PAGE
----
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Curated research library of TV news clips regarding the NSA, its oversight and privacy issues, 2009-2014

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Primary curation & research: Robin Chin, Internet Archive TV News Researcher; using Internet Archive TV News service.


Barack Obama
CNNW 01/19/2015
Blitzer: The "Times" report says the NSA started breaching North Korea's hacking networks back in 2010. The North Koreans have denied hacking Sony but this report says U.S. intelligence agencies were able to track it back so quickly because of the monitoring they had done for at least a few years. Tonight, Kim Jong-un knows how the U.S. government came to point the finger at him for the Sony cyber attack. Obama: We can confirm that North Korea engaged in this attack. Todd: How could the President be so confident just a few weeks after Sony had been hacked? “The New York Times" reports the National Security Agency, America's super-secret eavesdroppers, had infiltrated North Korea's shadowy cyber warriors since 2010. Winkler: It appears that what happened was NSA established footholds in various parts of North Korea's computer infrastructure. They basically established footholds in the Chinese region and they apparently established footholds in the Malaysian region.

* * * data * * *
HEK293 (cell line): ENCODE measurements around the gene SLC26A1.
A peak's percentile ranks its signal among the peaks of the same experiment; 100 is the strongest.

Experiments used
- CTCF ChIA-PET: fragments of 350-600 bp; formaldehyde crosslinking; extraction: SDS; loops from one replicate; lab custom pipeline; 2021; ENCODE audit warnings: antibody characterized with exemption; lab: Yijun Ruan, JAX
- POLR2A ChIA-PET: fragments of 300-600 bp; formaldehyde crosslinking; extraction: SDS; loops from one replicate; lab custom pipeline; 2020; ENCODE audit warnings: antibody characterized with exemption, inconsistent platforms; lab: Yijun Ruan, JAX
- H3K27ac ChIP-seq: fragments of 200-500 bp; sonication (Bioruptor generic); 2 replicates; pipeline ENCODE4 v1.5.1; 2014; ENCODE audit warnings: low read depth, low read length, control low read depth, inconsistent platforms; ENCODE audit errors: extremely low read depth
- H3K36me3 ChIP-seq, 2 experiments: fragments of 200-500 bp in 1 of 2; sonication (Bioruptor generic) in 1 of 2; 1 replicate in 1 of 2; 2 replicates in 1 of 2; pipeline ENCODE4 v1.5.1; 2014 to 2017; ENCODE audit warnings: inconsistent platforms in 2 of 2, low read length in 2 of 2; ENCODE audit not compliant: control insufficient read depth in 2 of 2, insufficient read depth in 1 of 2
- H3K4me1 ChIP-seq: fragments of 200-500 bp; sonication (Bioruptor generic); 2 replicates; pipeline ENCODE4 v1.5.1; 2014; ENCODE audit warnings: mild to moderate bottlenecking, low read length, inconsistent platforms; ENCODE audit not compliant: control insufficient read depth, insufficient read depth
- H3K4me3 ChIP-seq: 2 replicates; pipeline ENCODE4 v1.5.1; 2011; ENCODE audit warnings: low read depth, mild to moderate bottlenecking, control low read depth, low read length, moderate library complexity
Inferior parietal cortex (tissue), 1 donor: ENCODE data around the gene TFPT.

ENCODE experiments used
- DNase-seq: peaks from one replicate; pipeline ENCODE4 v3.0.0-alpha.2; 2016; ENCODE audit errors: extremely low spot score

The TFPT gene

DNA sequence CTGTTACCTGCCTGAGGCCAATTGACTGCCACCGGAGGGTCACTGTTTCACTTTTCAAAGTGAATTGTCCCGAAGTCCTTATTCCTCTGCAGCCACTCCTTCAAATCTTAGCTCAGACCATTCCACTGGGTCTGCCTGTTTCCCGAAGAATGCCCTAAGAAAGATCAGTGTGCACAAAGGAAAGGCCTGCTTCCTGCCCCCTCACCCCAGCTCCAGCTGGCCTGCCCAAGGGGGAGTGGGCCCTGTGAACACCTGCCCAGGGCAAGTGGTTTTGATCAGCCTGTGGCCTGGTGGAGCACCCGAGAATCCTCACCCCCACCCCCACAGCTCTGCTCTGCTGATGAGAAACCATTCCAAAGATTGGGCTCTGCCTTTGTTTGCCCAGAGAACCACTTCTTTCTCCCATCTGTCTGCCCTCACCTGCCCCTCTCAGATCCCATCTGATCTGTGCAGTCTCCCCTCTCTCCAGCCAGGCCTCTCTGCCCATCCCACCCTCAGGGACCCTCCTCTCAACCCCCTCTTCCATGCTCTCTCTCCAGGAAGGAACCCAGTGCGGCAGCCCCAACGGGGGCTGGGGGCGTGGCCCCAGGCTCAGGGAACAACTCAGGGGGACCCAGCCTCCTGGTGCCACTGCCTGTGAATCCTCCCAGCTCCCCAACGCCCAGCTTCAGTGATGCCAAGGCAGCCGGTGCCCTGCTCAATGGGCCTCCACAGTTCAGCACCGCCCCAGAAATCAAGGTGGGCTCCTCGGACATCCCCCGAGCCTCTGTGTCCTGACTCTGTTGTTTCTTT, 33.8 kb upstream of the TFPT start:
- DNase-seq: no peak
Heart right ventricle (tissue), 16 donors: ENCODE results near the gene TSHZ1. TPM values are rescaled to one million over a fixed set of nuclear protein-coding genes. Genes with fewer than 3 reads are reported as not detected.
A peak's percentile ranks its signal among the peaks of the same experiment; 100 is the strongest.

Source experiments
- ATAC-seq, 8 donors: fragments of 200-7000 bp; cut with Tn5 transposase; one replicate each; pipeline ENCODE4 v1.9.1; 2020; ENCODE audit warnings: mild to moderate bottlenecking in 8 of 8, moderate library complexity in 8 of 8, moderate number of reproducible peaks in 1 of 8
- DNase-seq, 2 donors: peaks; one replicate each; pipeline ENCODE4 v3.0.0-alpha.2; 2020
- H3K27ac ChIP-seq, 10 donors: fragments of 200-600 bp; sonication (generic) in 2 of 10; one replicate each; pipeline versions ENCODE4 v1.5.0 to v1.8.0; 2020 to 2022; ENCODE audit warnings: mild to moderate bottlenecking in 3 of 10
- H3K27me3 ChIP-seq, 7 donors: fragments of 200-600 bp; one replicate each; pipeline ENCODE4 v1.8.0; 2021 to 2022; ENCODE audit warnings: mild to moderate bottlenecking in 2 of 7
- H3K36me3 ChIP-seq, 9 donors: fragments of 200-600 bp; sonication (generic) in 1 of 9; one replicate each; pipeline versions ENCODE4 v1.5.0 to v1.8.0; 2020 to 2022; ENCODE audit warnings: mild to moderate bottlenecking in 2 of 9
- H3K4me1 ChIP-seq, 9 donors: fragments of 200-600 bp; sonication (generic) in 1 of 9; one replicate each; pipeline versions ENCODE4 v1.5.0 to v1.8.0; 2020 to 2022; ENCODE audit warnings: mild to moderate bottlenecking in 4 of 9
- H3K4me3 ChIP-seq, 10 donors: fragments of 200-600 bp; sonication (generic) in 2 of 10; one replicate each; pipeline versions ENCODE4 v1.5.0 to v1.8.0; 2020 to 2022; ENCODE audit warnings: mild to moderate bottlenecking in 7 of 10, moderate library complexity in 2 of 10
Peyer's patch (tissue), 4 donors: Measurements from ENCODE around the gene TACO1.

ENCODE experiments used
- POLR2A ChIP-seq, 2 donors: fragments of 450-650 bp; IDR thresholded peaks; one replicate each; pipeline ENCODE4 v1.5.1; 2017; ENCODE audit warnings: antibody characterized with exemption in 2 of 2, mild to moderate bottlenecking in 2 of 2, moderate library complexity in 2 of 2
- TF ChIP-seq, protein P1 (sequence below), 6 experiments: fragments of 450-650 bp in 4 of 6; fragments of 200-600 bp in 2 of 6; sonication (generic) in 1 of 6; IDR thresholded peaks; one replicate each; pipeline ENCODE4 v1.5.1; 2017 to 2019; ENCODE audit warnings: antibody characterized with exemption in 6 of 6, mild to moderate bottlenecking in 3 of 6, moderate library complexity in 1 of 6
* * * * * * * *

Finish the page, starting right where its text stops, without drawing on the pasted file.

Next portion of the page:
Brian Todd
Correspondent for CNN
CNNW 01/19/2015
Todd: The Times reports the NSA began spying on North Korea’s computer networks after becoming increasingly concerned that the regime was bolstering its teams of hackers. Kim Jong-un's government has a secretive hacking team called Bureau 121 and a larger cyberbranch called The Reconnaissance General Bureau commanded by Kim Yong Chol a former bodyguard for Kim's father and grandfather. Rasch: One of the things the North Koreans have done is built up effective and strong teams with skills and training designed simply to break into computers and destroy them and also to gather intelligence. Todd: If the U.S. intelligence community knew Kim's hackers were building their capabilities did anyone in the U.S. government warn Sony that it could be attacked? North Korea had warned as early as last June that it considered Sony's movie "The Interview" an act of war.
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